Harbor Branch launches first-ever citizen-scientist effort to study lagoon fish population

Scientists from Florida Atlantic University’s Harbor Branch Oceanographic Institute launched the storied research institute’s first-ever citizen-science program last month –  enlisting 60 volunteers as marine researchers at Vero Beach’s Round Island Park.

Participants set out in boats and walked on shore, catching and observing fish and collecting water samples to help Harbor Branch researchers get a better handle on what species live in the Indian River Lagoon.

The turnout exceeded expectations and the citizen-scientists did not have to get wet or handle fish in order to gather data.

That’s because the new DNAngler program’s cutting edge molecular technology identifies fish swimming through the lagoon without having to take them out of the water. Environmental DNA – from fish feces, scales or other tiny cells fish leave behind in the water – is extracted and analyzed for unique genetic ‘barcodes’ similar to tags on groceries that tell what species are present.

Researchers compare that information with the citizen-scientists’ fish observations to study species’ composition and diversity, and establish baselines of what is living in the lagoon – an important tool for resource managers, according to Dr. Gabrielle Barbarite, who runs Harbor Branch’s outreach programs.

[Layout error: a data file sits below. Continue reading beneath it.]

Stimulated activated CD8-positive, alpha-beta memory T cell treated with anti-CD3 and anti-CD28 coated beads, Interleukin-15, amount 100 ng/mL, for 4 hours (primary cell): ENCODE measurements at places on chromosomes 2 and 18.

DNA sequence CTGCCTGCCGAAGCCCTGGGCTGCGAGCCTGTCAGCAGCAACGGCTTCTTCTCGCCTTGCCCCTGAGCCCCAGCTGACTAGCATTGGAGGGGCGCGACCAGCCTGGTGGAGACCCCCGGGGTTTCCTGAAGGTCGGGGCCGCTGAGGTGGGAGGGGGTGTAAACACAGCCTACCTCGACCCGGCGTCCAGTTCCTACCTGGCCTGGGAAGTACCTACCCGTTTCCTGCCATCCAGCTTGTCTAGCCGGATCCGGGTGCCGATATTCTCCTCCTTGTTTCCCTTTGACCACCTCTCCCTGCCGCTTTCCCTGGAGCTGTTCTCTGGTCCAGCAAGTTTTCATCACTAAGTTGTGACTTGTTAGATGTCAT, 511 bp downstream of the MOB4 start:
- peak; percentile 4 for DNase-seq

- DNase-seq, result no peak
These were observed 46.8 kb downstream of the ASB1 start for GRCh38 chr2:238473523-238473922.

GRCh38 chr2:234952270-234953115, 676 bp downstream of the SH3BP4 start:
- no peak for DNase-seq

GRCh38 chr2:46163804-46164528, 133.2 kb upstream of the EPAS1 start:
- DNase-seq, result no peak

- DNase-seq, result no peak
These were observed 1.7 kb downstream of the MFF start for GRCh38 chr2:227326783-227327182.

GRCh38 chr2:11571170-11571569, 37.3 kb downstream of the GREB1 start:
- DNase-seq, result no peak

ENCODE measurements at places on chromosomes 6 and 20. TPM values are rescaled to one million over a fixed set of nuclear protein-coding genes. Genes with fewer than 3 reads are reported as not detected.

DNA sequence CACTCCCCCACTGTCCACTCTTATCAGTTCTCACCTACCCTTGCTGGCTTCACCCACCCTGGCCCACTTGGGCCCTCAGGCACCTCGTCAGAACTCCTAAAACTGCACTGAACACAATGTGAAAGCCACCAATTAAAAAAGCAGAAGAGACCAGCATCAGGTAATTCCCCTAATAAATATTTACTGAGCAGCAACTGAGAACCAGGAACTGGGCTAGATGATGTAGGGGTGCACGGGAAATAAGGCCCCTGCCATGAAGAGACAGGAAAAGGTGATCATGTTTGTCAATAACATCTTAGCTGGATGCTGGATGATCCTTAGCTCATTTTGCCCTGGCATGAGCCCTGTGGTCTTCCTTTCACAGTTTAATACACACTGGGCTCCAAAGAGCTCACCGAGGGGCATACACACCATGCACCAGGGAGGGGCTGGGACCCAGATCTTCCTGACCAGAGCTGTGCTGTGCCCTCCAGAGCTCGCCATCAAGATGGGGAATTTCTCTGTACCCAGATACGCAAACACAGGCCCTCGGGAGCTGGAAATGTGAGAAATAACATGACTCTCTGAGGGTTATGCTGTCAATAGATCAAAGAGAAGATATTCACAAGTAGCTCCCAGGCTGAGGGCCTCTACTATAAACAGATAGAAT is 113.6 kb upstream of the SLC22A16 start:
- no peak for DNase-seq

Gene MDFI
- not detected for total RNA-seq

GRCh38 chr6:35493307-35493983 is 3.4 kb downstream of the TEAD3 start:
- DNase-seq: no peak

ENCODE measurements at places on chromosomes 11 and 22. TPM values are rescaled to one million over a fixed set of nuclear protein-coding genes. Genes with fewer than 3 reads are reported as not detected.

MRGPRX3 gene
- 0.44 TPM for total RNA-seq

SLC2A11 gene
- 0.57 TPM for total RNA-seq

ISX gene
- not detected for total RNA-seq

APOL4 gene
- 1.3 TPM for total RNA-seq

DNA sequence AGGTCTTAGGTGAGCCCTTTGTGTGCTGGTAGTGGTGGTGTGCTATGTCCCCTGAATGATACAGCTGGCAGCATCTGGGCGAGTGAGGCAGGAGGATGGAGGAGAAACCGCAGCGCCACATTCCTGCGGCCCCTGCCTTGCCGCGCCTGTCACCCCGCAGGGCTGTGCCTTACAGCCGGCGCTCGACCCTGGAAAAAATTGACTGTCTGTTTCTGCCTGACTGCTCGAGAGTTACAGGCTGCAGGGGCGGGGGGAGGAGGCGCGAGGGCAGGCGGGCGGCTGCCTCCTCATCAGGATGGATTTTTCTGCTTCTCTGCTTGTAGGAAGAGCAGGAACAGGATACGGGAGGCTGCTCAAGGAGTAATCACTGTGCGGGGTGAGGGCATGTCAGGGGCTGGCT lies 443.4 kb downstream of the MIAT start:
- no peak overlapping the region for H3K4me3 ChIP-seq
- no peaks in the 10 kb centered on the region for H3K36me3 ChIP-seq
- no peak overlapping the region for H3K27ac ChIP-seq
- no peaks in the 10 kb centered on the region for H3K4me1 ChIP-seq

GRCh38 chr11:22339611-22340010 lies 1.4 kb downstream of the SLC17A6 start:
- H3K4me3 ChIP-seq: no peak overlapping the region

“People haven’t really categorized what’s out there, so studies like this are important for building a database,” Barbarite said.  “It helps us understand what’s out there and how it might change over time. The results have really good tie-ins to the health of the lagoon.”

Barbarite said the inaugural one-day program was a “big hit,” with 35 water samples collected and numerous fish species observed and recorded.

Dr. Nick Dickens, associate research professor at Harbor Branch, is analyzing those samples and expects to have some results in about five to six weeks.  The data will be posted on the new DNAngler website (http://www.fau.edu/hboi/community/dnanglerproject.php).

“It was a very useful thing to do, and the more we can involve the community, the better,” Dickens said.

Dickens and Barbarite want to keep the program going and are seeking grant money to hold more events and distribute water collection packets at the Harbor Branch visitor center and local bait and tackle shops with the aim of enlisting a permanent corps of locals who will collect samples, record fish data and keep an eye on conditions in the lagoon.

Comments are closed.